As of writing this, I’m about 7–10 days in now. I continue to tweak my OS… I continue to succumb to sleepless nights… And I really don’t know when it will end…
And yet I smile.
You see, knowing the little I knew then about Linux, I still knew that I would be able to do just about anything I needed with a little handy-work. I’m a programmer and so having the advantage of quick/easy scriptable access to the system seemed like a glorious concept.
And this has proven to be entirely true.
As a Node developer, I’ve already used it to write a simple window tiling manager that works in many flavors of Linux given a few common dependencies (wmctrl, xprops). I’ve configured custom shortcuts to intelligently launch my multi-app development environment at the click of a key or toss my mouse pointer from one desktop to the other with a click of my mouse. And I’ve finally taken complete control of my system’s resource usage!
Well, all of this can be done on Windows & Mac, no? It can. And I know because I’ve done it. But there’s a difference. Linux is immersive. You need to know your machine. The terminal literally has you stare at the innards of your OS at all times. You live inside it. There must be a bond.
You’ve got to make Tsaheylu.
And for that, you are one with the machine.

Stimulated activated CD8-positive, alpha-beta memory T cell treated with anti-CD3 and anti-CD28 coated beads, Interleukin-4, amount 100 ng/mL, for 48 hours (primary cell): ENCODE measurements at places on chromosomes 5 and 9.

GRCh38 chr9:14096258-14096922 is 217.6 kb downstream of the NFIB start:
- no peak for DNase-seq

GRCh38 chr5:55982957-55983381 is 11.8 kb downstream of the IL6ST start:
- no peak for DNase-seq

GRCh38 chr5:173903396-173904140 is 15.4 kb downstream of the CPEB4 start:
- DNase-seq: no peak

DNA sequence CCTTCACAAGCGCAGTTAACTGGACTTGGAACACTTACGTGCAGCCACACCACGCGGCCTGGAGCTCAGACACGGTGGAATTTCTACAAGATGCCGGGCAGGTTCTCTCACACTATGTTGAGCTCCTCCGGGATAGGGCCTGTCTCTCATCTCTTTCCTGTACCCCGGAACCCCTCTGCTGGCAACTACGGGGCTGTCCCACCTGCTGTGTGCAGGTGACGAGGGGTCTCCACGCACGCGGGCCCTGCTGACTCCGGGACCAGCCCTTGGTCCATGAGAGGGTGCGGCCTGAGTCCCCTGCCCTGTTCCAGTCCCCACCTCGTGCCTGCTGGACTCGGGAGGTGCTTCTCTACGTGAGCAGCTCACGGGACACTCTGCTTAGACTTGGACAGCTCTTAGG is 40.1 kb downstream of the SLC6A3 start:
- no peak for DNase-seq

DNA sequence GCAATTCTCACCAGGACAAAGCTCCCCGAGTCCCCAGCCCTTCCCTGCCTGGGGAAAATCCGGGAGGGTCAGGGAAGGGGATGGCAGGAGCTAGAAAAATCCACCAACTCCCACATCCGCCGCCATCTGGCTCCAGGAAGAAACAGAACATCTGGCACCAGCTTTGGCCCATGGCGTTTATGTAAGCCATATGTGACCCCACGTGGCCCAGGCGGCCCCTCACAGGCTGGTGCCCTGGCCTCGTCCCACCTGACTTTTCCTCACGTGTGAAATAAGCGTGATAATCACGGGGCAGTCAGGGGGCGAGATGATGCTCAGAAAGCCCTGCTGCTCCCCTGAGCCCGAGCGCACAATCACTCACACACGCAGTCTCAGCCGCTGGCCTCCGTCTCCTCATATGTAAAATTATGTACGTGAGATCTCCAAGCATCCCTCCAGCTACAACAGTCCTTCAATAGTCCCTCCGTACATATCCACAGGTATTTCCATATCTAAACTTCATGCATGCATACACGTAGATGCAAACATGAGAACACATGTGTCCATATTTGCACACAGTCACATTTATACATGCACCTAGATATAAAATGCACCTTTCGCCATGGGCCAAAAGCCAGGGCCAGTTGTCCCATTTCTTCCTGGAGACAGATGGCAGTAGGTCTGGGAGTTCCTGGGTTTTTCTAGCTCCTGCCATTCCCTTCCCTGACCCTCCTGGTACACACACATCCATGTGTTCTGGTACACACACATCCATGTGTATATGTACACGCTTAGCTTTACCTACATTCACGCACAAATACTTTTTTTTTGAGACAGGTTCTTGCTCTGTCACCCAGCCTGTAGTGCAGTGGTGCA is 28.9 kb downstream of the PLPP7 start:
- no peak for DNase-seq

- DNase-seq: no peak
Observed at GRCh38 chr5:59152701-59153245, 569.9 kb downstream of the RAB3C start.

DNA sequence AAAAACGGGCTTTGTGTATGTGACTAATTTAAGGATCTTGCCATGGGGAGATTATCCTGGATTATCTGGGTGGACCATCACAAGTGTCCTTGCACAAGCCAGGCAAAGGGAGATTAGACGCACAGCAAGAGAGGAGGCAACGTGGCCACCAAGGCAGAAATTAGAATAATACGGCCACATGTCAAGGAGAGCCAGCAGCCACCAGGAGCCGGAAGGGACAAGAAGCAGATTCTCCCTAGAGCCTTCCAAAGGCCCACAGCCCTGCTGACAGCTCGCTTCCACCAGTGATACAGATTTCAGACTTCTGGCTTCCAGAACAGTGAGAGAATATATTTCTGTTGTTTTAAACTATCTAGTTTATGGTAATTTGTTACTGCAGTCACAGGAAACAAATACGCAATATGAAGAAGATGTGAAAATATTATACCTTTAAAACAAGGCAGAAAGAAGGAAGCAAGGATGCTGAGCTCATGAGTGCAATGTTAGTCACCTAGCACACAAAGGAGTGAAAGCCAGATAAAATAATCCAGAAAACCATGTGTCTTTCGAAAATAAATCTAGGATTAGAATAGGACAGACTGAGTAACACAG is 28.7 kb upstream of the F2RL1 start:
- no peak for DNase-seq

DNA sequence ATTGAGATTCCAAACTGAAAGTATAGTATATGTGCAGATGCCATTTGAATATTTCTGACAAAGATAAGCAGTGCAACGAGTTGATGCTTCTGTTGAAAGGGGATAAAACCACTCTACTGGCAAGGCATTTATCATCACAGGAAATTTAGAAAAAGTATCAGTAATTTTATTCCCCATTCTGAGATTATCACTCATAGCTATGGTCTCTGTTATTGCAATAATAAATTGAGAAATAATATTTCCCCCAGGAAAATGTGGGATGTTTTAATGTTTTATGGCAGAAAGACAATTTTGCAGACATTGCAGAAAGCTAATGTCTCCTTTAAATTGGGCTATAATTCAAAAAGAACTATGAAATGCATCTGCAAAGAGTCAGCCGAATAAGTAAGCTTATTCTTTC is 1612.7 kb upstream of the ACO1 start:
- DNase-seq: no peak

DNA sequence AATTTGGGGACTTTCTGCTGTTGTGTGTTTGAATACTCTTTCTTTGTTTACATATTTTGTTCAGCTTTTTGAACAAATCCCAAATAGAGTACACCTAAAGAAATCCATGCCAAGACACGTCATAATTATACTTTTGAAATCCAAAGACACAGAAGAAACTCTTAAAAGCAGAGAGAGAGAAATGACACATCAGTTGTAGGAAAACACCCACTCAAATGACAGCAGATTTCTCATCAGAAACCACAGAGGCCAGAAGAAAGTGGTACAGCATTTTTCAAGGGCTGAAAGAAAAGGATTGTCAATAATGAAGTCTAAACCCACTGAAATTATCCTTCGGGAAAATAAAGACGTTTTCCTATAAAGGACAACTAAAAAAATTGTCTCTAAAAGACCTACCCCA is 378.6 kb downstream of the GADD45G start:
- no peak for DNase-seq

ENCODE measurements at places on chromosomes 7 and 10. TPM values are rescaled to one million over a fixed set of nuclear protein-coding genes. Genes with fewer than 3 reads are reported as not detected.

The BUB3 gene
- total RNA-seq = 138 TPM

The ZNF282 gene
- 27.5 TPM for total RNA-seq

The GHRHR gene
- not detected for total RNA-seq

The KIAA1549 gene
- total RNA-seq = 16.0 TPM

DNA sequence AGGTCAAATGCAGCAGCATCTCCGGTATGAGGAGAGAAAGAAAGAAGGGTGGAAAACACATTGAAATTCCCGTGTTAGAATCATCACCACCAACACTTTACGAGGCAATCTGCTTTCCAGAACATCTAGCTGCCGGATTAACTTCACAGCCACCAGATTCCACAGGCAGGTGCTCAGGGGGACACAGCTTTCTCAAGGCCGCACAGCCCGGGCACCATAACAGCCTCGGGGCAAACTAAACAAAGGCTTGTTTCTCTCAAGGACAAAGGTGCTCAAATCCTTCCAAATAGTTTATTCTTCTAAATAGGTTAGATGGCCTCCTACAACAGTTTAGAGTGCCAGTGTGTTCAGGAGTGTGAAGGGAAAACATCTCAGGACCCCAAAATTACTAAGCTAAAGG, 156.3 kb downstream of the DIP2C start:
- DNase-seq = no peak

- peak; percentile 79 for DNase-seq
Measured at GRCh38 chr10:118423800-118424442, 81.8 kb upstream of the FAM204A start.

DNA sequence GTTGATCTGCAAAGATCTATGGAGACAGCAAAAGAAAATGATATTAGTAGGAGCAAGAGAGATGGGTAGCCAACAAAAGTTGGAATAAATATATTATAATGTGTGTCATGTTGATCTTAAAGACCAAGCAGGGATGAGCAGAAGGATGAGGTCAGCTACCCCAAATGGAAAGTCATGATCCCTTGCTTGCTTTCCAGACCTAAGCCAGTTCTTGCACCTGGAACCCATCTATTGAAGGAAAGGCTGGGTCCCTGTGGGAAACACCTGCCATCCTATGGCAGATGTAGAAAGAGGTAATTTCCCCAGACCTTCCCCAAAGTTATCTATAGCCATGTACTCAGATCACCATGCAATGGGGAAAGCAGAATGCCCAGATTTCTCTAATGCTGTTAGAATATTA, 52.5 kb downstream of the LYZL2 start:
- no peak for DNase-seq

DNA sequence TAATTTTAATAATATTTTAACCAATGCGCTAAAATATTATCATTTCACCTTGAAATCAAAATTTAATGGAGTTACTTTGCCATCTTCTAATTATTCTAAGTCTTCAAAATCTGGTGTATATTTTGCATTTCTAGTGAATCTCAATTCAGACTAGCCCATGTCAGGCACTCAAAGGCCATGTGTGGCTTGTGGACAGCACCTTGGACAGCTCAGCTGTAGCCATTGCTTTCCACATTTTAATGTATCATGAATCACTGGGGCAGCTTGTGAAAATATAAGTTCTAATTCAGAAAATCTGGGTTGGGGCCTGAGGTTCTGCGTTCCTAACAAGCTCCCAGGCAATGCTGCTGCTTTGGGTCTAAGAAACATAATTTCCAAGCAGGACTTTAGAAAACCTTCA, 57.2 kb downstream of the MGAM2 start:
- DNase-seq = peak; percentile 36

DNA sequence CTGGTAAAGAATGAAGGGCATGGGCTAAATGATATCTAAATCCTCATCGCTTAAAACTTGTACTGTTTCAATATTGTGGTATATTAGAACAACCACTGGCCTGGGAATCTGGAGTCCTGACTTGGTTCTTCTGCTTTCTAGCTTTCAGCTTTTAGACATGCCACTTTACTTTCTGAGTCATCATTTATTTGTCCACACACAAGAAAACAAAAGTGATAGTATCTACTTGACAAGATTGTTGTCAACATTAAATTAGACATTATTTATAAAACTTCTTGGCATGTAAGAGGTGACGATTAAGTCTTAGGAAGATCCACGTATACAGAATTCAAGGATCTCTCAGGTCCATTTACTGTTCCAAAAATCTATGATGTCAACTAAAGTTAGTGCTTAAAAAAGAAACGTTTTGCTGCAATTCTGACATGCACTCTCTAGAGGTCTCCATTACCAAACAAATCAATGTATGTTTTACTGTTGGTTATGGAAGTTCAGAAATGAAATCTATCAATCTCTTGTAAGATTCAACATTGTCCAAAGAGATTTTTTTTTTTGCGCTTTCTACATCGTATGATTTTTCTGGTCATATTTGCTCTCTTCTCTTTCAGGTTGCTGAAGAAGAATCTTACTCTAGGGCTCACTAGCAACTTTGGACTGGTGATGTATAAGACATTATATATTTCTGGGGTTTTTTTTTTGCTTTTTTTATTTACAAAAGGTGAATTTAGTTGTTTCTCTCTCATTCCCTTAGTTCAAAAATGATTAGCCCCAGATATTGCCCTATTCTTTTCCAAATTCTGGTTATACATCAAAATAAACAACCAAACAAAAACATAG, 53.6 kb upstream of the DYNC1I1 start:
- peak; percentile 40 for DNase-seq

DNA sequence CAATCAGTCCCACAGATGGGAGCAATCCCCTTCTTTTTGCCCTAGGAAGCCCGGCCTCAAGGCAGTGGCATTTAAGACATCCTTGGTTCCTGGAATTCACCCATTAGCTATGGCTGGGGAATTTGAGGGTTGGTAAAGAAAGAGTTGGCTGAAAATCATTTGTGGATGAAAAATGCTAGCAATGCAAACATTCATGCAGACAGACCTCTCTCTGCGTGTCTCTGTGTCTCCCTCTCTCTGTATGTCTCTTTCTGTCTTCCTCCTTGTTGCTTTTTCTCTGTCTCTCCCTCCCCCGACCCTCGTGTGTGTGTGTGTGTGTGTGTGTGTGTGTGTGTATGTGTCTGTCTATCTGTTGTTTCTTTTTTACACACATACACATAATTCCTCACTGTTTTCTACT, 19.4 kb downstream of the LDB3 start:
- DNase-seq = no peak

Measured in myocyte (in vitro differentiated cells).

Do you understand? Because I didn’t. Not even close. A week in and I’m still not sure I do. But as I decided to start jotting some ideas about this down on Evernote (which I’ve also had to hack because Linux…), I realized I came up with over 20 ideas in, like, 5 minutes. And so, here you go.
24 things I’ve learned (and/or been reminded of) as a software developer (and gamer!) living on Ubuntu for a weekish:
1. You Can Do Anything…
Yes, I’ve doubted this constantly. But it is true. If you’re trying to customize something, theme something, automate something, monitor something, simplify something, or otherwise hack away at your OS in some way or another, you probably can! And other people probably have already, which is even better! There are so many Linux projects hosted on GitHub; it is overwhelming. AskUbuntu.com is an even more invaluable resource that has answered just about any question you can think of. Don’t be fooled like I was either and believe that a resource you’re looking at is obsolete just because it’s a decade old. Linux has stood the test of time, and a lot of these aging resources are still gold-mines of tips, tricks, and know-how.
2. It Is REALLY Easy To Break
This is where Tsaheylu comes in. You need to know your system inside and out because it is effortless to break your installation from the terminal. You’ll see a lot of tutorials, or AskUbuntu answer’s out there that tell you to:
sudo this thing && that thing
Don’t trust them blindly! sudo grants a command “super-user” privileges. In other words, the command can modify anything on your system once you grant it access. So, don’t sudo anything before you know exactly what the command is doing and what parts of your OS depend on the files being affected. Linux is extremely powerful, extremely secure, and extremely easy to monitor & maintain, but with great power comes great responsibility. You can just as easily:
sudo rm -rf /